Treasure! I clambered up from the woodland pit with a bottle that to me looked very old, beautiful and probably precious. I'd been curious about what was at the bottom of one of those steep-sided holes in the middle of a woodland. It turned out to be ancient rubbish from many decades ago and my bottle was part of that - no plastic in those days, just some glass bottles and rusty metal. I went back down and found an old enamelled vase with rust-made holes and I knew it would look much better after a spin in the dishwasher - if I could sneak it in without objections from the family!
My newly-discovered bottle was square with lettering on the side so I took it home and washed it revealing the words, "ESS CAMP COFFEE & CHICORY" on one side, and on the other side the text "GLASGOW" and "PATERSONS". So putting these words and "bottle" into the Google images search revealed that what I had found was about 105 years old, and the ESS stood for "essence". A beautiful object maybe, but obviously not unique.
Woodlands are like living museums - they often contain old trees, earthworks and objects of historical interest but they are also dynamic places with growing woodland, exposed to the elements and picked over by walkers and explorers. Many woods are used by metal detecting enthusiasts who should get the owner's permission to forage, but they can then search for buried treasure. But you can find a lot without a metal detector - it's amazing what you can find by just climbing down into old holes. These pits themselves are of historical interest - some will have been dug as saw pits, some created by geological causes, some for drainage and occasionally you will find one created by a bomb that was dropped in WW2. On earlier explorations I did find a small unexploded bomb that was potentially dangerous and was eventually taken away by a bomb disposal team, but that's another story, and it definitely wasn't something we could put on the mantelpiece at home.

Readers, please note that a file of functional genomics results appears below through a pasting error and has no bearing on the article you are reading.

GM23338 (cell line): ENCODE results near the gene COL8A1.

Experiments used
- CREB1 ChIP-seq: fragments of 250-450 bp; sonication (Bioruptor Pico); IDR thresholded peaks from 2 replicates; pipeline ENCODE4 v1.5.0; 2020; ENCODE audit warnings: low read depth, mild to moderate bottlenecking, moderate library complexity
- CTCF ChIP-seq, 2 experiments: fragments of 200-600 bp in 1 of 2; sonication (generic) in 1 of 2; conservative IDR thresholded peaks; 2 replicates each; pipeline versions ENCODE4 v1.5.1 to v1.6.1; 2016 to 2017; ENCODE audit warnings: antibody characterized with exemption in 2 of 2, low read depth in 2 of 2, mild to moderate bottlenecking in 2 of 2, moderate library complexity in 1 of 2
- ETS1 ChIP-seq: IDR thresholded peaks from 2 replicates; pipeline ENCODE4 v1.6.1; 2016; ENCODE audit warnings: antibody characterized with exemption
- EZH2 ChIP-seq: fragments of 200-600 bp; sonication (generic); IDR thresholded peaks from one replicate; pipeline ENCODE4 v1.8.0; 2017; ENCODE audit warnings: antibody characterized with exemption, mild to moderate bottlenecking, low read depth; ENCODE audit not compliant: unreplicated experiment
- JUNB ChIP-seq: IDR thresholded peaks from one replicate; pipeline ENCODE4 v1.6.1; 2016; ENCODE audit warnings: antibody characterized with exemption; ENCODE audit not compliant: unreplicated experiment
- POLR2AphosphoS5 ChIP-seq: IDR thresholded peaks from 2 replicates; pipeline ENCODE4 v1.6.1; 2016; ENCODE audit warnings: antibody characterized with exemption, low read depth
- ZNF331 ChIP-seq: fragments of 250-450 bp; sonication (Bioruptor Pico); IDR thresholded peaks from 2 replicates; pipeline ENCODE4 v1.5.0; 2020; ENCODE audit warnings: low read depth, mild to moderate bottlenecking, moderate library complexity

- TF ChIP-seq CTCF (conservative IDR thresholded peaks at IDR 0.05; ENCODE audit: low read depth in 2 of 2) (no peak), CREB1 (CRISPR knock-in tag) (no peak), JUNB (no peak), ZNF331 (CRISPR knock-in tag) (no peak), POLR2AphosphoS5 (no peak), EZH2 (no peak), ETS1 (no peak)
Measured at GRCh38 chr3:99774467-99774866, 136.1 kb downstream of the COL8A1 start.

Actually my family have grown quite used to seeing the results of my foraging and on one of our shelves we have a small collection including an old milk bottle from the 1970s, some ceramic insulators left by power line contractors, and several skulls from badgers, sheep and foxes. Perhaps bones are nature's equivalent to man's metal and glass remains - objects that last a long time and tell a story. In the case of the bone pictured here you can just make out the teeth marks from a badger who was probably eating the marrow.
But searching online to find out more about my old coffee and chicory bottle, I found the equivalent on eBay for £5- £6 from various vendors including one called 'found underground'. Not treasure, after all, but a good addition to the collection.